Drugs

Pro Football Players Should Be Allowed to Use Cannabis

Pot can mitigate symptoms of concussions, which are all too common in the NFL.

Though questions about concussions in professional football are not going away anytime soon, the National Football League won’t acknowledge a safe, non-addictive palliative that many players turn to: marijuana. The punishing effects of the game leave players banged up, and often coping with symptoms of concussion. Many find that they respond better to some post-game pot than prescription or over-the-counter medications.

"It's not, let's go smoke a joint," retired NFL defensive lineman Marvin Washington told the Associated Press. "It's, ‘What if you could take something that helps you heal faster from a concussion, that prevents your equilibrium from being off for two weeks and your eyesight for being off for four weeks?’” That something, for many, is pot.

Washington described one player “who just hated the pain pills they were giving out at the time,” but got the same relief without the side effects from pot. The AP mentioned accounts that some players only use cannabis during the season, indicating that their main motivation is medicinal rather than recreational.

As science on marijuana’s medicinal effects progresses, and stodgy attitudes loosen, a pro-pot stance could help soften a much bigger controversy: it has become clear in recent years that professional football is damaging to the body, sometimes in ways that don’t heal well over time. Many retired players have spoken out on the long-term effects playing football had on their health, particularly related to concussions and cognitive functioning. Some have done more than speak out: the NFL is currently mired in two lawsuits, according to the AP—one about concussions, the other on painkillers.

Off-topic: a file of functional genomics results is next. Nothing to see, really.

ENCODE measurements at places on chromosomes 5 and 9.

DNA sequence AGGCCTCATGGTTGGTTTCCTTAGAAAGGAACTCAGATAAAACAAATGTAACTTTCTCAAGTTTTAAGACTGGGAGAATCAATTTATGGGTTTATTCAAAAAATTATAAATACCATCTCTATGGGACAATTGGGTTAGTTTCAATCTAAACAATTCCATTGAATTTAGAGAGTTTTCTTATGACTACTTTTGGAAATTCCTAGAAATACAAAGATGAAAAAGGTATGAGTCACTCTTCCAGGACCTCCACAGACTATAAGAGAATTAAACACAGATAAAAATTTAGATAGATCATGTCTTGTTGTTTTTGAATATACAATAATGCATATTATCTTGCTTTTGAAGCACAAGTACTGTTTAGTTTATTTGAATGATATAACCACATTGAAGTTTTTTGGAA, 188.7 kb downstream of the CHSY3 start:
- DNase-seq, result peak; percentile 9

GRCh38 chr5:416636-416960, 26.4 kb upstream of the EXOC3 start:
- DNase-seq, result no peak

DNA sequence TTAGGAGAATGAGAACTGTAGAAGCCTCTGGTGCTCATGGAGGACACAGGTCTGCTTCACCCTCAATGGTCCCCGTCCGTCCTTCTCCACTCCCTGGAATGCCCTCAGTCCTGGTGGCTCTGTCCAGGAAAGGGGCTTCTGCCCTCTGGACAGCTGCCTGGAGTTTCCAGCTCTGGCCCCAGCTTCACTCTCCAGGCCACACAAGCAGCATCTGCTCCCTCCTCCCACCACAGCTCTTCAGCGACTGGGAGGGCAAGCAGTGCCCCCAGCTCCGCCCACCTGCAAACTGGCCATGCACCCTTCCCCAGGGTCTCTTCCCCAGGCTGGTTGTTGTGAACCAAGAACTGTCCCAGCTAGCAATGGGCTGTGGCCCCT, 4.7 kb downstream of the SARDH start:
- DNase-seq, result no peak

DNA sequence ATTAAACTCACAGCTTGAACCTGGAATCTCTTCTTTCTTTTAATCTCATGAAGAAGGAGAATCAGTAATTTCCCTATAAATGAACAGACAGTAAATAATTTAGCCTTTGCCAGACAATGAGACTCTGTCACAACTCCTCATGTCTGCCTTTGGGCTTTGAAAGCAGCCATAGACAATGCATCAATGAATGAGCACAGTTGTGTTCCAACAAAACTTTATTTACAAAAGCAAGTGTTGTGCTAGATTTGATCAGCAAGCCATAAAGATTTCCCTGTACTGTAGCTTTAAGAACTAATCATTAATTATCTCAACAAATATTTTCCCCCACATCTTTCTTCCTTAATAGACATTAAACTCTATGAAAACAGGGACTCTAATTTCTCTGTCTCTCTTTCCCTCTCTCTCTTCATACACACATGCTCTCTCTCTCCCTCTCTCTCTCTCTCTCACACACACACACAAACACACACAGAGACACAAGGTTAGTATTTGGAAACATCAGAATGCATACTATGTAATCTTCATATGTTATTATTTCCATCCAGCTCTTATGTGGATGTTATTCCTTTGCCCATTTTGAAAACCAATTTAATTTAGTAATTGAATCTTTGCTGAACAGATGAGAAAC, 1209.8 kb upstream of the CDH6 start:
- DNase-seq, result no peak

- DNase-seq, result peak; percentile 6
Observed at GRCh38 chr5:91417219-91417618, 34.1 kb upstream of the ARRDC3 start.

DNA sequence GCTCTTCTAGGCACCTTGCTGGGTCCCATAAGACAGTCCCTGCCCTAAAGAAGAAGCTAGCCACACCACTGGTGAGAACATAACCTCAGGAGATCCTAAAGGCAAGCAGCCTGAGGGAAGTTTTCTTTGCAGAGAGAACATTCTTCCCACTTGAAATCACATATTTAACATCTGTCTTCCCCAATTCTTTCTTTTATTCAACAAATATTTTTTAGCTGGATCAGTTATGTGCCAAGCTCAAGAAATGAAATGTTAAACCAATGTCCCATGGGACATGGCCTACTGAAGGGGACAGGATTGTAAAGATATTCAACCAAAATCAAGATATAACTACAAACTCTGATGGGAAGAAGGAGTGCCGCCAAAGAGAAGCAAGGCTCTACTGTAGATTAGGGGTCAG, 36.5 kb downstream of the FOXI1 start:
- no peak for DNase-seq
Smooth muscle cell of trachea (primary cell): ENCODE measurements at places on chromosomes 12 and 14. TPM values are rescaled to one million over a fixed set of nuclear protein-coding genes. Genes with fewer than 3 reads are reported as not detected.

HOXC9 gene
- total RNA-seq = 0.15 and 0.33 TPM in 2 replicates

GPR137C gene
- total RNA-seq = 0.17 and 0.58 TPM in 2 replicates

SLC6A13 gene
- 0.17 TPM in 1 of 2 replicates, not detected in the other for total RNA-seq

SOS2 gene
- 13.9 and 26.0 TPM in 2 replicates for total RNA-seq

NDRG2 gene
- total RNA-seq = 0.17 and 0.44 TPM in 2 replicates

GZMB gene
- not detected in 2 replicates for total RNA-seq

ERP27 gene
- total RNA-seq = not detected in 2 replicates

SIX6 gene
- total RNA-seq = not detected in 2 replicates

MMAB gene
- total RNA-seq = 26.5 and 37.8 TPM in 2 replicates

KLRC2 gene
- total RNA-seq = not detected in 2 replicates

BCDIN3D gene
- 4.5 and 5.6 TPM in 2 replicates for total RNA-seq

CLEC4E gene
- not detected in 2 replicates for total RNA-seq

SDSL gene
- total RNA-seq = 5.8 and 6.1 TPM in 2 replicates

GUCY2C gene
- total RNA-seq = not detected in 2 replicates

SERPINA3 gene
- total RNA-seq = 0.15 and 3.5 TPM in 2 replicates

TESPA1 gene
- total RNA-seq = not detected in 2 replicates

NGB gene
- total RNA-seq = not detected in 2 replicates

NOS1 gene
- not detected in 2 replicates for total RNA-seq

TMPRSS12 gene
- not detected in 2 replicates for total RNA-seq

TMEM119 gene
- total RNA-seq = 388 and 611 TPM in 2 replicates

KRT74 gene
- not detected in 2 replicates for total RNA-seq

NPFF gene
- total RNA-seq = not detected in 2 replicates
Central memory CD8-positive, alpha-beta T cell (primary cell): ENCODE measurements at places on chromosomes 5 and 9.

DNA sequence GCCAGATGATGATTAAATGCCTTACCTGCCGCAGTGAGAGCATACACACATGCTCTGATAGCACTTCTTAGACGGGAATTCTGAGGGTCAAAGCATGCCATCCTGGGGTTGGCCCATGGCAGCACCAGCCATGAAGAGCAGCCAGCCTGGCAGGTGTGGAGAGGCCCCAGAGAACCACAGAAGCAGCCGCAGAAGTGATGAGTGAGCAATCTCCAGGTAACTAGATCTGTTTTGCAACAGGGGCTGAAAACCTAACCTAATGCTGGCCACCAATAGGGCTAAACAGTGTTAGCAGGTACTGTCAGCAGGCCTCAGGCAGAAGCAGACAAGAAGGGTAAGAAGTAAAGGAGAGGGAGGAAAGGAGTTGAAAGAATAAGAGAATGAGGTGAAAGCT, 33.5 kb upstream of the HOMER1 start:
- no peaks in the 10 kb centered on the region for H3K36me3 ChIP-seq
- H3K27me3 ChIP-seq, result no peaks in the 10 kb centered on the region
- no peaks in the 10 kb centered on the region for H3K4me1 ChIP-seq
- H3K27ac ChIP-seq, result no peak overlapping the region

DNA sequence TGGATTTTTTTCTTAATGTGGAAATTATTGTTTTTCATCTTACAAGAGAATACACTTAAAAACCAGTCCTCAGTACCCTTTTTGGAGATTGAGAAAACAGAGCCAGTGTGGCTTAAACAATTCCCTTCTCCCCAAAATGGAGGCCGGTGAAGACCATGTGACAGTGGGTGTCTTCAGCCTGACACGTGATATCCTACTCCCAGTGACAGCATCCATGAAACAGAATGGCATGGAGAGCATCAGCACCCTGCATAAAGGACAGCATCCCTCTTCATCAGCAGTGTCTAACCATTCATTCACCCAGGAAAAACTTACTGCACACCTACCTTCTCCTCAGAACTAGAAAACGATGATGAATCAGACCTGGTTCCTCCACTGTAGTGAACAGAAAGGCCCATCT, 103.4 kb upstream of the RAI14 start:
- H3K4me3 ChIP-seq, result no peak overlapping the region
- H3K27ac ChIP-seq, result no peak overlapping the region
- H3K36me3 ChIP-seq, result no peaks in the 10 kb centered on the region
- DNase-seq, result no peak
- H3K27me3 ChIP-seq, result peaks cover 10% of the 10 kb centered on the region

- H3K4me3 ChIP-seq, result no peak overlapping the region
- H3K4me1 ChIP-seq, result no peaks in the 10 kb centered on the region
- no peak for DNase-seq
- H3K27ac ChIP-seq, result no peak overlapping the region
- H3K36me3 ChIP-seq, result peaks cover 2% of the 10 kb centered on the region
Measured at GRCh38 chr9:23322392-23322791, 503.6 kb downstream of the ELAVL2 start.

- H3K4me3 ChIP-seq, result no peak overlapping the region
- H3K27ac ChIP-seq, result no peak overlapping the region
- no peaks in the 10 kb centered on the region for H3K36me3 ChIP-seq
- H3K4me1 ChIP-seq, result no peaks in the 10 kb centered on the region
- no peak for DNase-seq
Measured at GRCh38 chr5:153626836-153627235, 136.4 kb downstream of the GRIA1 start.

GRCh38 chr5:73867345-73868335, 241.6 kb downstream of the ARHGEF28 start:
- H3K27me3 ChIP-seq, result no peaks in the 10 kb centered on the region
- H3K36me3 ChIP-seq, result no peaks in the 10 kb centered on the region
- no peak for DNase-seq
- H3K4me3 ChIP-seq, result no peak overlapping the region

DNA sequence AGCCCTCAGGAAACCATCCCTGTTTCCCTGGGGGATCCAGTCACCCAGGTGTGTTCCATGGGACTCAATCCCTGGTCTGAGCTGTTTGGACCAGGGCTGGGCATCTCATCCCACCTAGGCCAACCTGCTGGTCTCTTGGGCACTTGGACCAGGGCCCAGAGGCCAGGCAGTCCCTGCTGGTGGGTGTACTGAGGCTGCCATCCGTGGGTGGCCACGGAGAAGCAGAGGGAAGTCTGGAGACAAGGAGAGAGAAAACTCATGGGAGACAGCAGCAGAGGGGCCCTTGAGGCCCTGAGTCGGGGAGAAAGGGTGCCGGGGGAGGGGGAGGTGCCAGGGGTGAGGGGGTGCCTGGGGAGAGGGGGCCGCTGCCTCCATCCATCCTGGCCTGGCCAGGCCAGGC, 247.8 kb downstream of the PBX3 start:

Cannabis, which can mitigate symptoms of concussions and is not nearly as addictive as most painkillers, could help take the edge off of both of these issues.

Players “are leaning on [marijuana] to cope with the pain," said Marcellus Wiley, a defensive lineman who retired in 2006. Wiley estimates that about half the players in the NFL used marijuana at the time he left the league.

While the NFL has maintained a public stance of not supporting marijuana use or research, some are encouraging the league to thaw on this issue.

Lester Grinspoon, professor emeritus at Harvard Medical School, published an open letter to the NFL, urging it to drop testing for marijuana use and to instigate a study on how marijuana derivatives can reduce the effects of concussions.

"As much as I love to watch professional football, I'm beginning to feel like a Roman in the days when they would send Christians to the lions," Grinspoon said. "I don't want to be part of an audience that sees kids ruin their future with this game, and then the league doesn't give them any recourse to try to protect themselves.”

As it becomes more and more clear that professional football can be seriously damaging, and marijuana use cannot, pressure will only grow for the NFL to make some common-sense changes to its drug policy for the longterm health of its players.

Owen Poindexter is a freelance writer. See his work at owenpoindexter.com and follow him @owenpoindexter.